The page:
Only 365 Shopping Days Til Christmas

Down Under, as you probably first heard years ago on the playground, seasons are the reverse of America’s. For example, in Australia, December falls in summer. Therefore, some Aussies celebrate two Christmases a year—one according to the calendar (i.e., on Dec. 25) and the other in July. It’s not about swag—it’s about snow. In other words, the tradition started for people who prefer their Christmases cold if not white.

These days in the Northern Hemisphere, “Christmas in July” has another connotation: early shopping. And just how early has been the butt of jokes for years. First, seeing Christmas merchandise before Thanksgiving seemed too early. Then before Halloween seemed way too early. And now we sometimes encounter jingle bells before school bells, with “BTS” meaning “back to selling” as much as “back to school.” Soon it may be standard to see wreaths and fireworks on sale side-by-side.



Now looking at today’s Millennial generation, social is the primary channel to drive sales, and this new evolution in how we’re seeing holidays arrive earlier and earlier, this opens a completely new challenge for social. 

Courtesy of Twitter, let’s look at some reactions (collected in August 2013) to Costco’s early jump on the biggest sales season of the year:

Just saw Christmas stuff at Costco. I wish I was joking.

Wow, Costco already has Christmas stuff and summer isn't even over!!! 

Nativity scenes a week ago. Now, full Christmas display at Costco. Only 4 shopping months left!

Why does Costco have Christmas stuff out ... #sickening#itsnotevenhalloween

It's August 21, and Costco has its Christmas stuff out for sale NOW! Are you freakin' kidding me??? #tooearly

There are hundreds more on the topic, most of which are negative, some not fit for reprint here. What’s more surprising than seeing a nativity scene in the dog days of summer is that Costco does not have an active Twitter handle. A company that prides itself on customer service, let alone a brand as big as Costco, cannot sensibly be without a Twitter presence. It used to be that retailers would have to wait for their customers to come to them. Now retailers can (and should) go to their customers, and their customers are, of course, online. With this many critical tweets on a Costco topic in circulation, the brand should be publicly trying to diffuse consumer grumbling.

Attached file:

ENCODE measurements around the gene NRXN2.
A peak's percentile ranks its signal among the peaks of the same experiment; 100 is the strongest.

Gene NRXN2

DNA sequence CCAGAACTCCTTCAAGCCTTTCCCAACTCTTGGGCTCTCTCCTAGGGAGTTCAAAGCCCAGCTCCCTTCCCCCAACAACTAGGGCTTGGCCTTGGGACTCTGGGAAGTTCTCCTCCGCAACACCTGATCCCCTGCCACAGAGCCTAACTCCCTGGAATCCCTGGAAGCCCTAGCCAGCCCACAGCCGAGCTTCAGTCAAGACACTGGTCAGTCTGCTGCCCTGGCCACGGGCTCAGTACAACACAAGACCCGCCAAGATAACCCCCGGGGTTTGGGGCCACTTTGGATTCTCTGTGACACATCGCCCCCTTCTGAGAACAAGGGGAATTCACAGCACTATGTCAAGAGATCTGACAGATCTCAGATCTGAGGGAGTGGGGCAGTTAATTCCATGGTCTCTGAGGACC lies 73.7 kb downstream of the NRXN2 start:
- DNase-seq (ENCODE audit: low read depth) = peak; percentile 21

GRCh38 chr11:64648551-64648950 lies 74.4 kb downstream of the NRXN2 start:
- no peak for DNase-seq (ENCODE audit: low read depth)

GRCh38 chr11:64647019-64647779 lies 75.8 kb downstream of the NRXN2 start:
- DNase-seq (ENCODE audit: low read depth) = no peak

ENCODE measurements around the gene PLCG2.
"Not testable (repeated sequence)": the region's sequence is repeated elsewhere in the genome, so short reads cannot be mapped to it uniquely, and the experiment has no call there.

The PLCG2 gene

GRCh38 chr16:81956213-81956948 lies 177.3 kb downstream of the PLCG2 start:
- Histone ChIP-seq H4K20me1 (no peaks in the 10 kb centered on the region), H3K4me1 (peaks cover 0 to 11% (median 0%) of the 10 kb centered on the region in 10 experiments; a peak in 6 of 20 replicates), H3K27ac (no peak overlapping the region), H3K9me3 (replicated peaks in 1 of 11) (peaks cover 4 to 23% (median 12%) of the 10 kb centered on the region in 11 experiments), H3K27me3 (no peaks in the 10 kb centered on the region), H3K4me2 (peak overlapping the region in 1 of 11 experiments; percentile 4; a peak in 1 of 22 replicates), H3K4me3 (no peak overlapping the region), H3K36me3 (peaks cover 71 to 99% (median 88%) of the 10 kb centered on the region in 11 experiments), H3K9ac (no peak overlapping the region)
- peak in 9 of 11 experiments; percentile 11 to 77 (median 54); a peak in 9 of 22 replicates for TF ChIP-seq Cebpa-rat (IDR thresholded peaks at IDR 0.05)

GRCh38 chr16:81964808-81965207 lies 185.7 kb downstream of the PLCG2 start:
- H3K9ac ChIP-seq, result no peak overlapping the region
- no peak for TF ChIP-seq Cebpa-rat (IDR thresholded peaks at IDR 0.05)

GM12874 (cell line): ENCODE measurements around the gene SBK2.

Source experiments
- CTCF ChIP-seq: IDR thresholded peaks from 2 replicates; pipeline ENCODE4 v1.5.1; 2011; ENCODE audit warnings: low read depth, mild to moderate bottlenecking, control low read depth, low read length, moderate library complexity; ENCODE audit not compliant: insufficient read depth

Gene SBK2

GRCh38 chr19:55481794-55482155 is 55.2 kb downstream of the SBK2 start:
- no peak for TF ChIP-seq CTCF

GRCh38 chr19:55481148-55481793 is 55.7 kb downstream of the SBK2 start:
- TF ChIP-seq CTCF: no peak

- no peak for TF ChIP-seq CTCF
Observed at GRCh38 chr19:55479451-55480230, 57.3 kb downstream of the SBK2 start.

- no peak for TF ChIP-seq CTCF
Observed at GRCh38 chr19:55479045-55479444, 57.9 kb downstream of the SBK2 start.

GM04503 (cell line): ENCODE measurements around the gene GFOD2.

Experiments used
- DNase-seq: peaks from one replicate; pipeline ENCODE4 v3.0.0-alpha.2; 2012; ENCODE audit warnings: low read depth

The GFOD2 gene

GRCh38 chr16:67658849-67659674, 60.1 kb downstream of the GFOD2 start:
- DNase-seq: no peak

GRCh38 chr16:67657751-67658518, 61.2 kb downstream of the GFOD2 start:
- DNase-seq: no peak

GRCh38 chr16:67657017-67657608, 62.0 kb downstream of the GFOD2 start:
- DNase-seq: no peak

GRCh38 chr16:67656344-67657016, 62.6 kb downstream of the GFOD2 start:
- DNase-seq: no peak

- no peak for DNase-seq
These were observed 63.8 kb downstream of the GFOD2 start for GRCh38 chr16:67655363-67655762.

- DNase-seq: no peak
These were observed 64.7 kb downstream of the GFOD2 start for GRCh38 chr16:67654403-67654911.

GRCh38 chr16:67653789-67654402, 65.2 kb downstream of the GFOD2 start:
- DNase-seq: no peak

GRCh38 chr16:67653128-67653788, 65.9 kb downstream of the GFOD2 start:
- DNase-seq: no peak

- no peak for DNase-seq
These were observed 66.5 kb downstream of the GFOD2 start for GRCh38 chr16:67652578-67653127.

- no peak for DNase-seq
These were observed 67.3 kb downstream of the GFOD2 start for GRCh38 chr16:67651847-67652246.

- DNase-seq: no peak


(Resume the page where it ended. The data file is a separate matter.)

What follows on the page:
So what should Costco and other brands be doing? Here are three steps that can better position a brand to address online agitation and mitigate the cacophony of noise stemming from Millennials who are quick to point out what’s wrong and right in today’s rapid reaction world:

1. Internal alignment. The best social media folks are excellent at connecting with consumers online, but do they have the same communication rigor internally? I have met many marketers who work only inside their box. To be effective, marketers need to coordinate with folks within the organization who have the most impact on revenue, such as the sales team, product managers, promotional marketers and support.

2. Know your target. I am no longer surprised when I ask a modern marketer on who a particular campaign is intended for and he says, “all of our customers.” Similarly, when I ask if personas were created, debated, and refined, I get a 50/50 response. But more than half of the people in my informal polling should know that building personas will help you fine-tune the tone in which you should speak to your customers and prospects. Some brands that I feel are doing a good job of humanizing their approach include @DeltaAssist, @SpotifyCares, @fitbitsupport. The irony is that social media can make it easier, not more intimidating, to better target and talk to your customer base.